Candied Orange Zest

“Orange is the happiest colour”, said Frank Sinatra. His love for his favourite hue showed in his choice of clothes, in the carpeting of his house, the tiles, the draperies, towels, sofa and even his refrigerator ! Well I am crazy about orange too, both for the colour and the fruit after which the colour has been named!

It is interesting to know that the colour orange is named after the ripe fruit orange. The word orange itself is derived from old French word called pomme d’orange. That is derived from the Italian  word arancia, which in turn seems to have been adapted from Arabic nāranj. And guess what, Arabic nāranj is actually derived from the Sanskrit word nāraṅga (नारङ्ग)! Look all that coming back to India ! Yippee! No wonder I love oranges!

Well now you must be wondering where is all this love for oranges heading? Orange is one of my favourite ingredients as far as cooking and baking is concerned. And I do not like to waste even the peel! The zest of the orange is perhaps the most flavourful part of the orange. Even though the fleshy inside of the orange is consumed more, all the flavour and the fragrance lies in the zest. Most recipes will use the words zest and rind interchangeably. And then there is the peel itself. Let me explain what is actually meant by peel, zest and rind. Zest is actually is the thin coloured outer most layer of the citrus fruit. It is usually extracted out by using a zester. It contains the flavour oils that impart loads of flavour to the dish. Rind is firmer outer covering of the fruit. It includes the colourful zest and very light layer of the white pith. The peel is entire outer layer with the zest and the pith. The pith is bitter and unpleasant in taste and hence left out most times. The rind is used for marmalades.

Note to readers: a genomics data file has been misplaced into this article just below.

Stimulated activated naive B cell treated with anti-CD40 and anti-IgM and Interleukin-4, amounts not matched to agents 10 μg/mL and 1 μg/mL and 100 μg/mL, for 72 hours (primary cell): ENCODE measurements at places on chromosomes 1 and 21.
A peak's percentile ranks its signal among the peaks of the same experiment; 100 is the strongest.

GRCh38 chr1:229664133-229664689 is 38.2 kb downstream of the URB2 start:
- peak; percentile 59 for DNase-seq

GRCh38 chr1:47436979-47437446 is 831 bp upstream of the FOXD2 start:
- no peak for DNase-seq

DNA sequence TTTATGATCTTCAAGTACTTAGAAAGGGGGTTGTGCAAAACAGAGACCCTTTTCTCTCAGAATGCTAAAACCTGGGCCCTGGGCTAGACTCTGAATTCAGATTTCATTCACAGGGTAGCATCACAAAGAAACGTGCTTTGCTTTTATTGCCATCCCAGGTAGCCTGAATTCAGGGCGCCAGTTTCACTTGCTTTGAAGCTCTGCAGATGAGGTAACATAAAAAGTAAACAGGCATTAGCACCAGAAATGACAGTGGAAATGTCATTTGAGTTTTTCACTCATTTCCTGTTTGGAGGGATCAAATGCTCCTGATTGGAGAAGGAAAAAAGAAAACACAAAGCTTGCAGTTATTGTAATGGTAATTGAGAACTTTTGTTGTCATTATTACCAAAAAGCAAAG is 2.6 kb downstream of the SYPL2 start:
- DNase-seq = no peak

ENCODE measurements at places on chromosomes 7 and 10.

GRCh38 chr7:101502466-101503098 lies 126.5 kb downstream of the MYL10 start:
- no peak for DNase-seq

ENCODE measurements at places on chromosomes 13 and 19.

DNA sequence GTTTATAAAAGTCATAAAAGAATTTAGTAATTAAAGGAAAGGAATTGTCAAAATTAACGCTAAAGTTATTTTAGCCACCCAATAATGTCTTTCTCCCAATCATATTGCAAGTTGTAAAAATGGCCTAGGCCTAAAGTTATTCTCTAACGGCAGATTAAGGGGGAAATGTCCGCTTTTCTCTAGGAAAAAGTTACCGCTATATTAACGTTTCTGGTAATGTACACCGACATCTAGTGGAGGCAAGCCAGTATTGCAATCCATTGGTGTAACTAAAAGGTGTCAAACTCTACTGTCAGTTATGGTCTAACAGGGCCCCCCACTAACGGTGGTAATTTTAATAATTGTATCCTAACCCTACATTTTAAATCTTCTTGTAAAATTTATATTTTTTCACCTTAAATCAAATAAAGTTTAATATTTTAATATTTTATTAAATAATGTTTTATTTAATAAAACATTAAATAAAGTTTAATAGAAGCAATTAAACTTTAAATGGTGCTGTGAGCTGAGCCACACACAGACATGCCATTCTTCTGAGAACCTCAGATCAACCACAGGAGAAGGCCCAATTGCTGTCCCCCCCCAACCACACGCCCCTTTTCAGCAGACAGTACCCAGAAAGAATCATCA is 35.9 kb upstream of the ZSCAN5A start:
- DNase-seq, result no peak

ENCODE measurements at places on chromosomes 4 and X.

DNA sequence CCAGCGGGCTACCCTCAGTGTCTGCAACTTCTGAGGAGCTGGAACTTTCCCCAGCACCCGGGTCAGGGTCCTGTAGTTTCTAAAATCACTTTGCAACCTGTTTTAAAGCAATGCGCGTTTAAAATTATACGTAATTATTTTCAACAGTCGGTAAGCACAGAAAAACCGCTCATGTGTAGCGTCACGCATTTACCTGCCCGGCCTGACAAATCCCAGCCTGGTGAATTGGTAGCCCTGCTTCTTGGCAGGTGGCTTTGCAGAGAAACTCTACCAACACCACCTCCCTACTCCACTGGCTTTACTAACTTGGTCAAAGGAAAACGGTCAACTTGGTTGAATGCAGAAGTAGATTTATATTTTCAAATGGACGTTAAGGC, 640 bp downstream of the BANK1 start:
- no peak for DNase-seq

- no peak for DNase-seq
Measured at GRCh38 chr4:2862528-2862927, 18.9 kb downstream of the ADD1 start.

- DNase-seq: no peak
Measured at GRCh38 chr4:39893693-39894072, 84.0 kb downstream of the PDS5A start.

As the maximum flavour of the fruit is in the zest or the rind, I am sharing here the method to make candied zest/rind of orange. It can be used to flavour cakes and desserts as well as garnish them. Here you go !


  1. Oranges – 6
  2. Water to boil as needed

For the syrup

  1. Sugar – 200 g
  2. Water – 200 ml
  3. Caster sugar for sprinkling


  1. Remove the peel of the orange. Grate out the white pith as much as possible. Cut the remaining rind/zest into juliennes using scissor or knife.
  2. Boil water in a pan. Add the juliennes of the zest and boil for 3-4 minutes. Discard the water. Refill the water and bring it to boil. Once again boil the juliennes, till tender this time.Drain and discard the water. Boiling the juliennes twice reduces the bitterness if at all there is any pith left.
  3. Boil the sugar and water for the syrup. Add the juliennes and poach until tender and translucent. Cool down.
  4. This zest can be stored in the syrup. Alternatively, drain the syrup and pat the zest dry. Sprinkle caster sugar to coat. Remove excess. Store in a container.

This slideshow requires JavaScript.

This candied zest is always a part of my pantry and I prefer it in my fruit cake over the store bought one. It can also be used in simple pound cake and in cookies.  The zest in syrup can be used as garnish over desserts. You can make candied zest of lemons and limes in the same manner. So now you know that whenever you juice the oranges or simply eat them, do not discard the peels. Save them in the refrigerator till you have accumulated enough to convert them to candied zest. More flavour(read power) to you!